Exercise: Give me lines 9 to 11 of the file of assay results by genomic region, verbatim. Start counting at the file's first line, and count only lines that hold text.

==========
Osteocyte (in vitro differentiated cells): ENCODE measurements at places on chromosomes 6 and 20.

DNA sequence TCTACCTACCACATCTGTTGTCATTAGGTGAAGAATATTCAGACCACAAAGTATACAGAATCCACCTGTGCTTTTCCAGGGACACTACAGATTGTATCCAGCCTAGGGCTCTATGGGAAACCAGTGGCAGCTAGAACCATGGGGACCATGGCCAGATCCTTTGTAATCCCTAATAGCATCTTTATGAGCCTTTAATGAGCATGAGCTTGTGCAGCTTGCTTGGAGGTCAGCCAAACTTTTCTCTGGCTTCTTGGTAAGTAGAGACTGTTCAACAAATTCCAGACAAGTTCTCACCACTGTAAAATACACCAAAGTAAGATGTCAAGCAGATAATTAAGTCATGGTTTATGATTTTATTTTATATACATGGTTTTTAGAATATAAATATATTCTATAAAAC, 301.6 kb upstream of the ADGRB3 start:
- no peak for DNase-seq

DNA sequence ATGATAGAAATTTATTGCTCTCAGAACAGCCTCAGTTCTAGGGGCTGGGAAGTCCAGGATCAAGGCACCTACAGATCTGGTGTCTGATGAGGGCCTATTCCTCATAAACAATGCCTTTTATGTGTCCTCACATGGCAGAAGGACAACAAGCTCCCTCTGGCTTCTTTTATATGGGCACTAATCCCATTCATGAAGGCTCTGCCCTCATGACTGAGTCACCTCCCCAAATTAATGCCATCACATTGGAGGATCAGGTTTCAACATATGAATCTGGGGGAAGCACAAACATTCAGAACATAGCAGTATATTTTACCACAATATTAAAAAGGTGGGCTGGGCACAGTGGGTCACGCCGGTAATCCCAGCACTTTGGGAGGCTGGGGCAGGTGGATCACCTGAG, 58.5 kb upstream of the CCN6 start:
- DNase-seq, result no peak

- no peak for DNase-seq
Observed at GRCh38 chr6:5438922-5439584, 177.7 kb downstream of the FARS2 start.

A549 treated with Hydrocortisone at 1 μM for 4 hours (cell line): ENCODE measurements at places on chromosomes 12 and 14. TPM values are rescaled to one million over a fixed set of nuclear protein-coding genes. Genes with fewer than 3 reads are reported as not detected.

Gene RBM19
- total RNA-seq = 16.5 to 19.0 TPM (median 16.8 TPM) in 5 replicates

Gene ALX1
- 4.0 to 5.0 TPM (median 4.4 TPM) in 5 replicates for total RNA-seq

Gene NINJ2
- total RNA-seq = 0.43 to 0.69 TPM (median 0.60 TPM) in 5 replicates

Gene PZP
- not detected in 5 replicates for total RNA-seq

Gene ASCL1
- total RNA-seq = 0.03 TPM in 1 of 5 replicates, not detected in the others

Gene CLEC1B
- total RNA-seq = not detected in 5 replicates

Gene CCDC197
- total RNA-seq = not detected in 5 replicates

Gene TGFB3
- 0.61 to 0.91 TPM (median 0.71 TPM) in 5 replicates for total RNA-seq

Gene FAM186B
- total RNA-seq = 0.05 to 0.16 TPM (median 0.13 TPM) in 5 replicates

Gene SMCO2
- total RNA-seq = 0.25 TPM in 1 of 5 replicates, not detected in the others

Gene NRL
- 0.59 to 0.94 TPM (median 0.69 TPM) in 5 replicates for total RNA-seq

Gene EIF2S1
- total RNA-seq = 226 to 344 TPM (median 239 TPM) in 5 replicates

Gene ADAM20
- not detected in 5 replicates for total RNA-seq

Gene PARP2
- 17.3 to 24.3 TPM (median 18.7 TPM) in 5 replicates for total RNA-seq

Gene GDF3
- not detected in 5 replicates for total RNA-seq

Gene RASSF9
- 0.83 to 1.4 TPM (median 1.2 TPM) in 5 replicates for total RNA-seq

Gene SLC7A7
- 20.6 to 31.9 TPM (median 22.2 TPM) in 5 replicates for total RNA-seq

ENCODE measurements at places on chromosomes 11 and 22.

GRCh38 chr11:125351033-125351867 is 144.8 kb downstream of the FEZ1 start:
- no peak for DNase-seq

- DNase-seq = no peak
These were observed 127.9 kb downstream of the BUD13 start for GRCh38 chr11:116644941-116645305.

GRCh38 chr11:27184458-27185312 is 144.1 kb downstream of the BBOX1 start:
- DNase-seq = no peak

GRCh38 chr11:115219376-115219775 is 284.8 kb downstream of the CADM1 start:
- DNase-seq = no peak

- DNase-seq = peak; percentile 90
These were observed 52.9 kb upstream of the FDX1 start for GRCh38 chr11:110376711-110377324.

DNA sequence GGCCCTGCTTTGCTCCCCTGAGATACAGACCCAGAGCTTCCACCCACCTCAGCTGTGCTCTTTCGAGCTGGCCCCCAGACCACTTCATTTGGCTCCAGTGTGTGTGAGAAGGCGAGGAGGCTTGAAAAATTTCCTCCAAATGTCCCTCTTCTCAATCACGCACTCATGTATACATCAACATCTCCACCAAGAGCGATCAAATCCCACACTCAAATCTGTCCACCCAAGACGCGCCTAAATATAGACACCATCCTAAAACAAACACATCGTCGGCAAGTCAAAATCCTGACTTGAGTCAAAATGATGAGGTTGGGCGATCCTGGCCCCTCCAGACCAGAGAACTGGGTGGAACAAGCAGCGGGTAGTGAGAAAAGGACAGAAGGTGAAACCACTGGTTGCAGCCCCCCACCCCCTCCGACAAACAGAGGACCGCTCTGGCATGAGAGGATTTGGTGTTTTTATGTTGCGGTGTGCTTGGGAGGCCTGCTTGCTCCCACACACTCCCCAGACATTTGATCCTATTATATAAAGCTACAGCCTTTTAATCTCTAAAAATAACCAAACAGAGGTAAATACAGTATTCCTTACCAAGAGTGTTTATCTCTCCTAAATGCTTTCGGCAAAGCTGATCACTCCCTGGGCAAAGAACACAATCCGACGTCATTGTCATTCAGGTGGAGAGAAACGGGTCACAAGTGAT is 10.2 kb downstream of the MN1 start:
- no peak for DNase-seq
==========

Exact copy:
Gene RBM19
- total RNA-seq = 16.5 to 19.0 TPM (median 16.8 TPM) in 5 replicates

Gene ALX1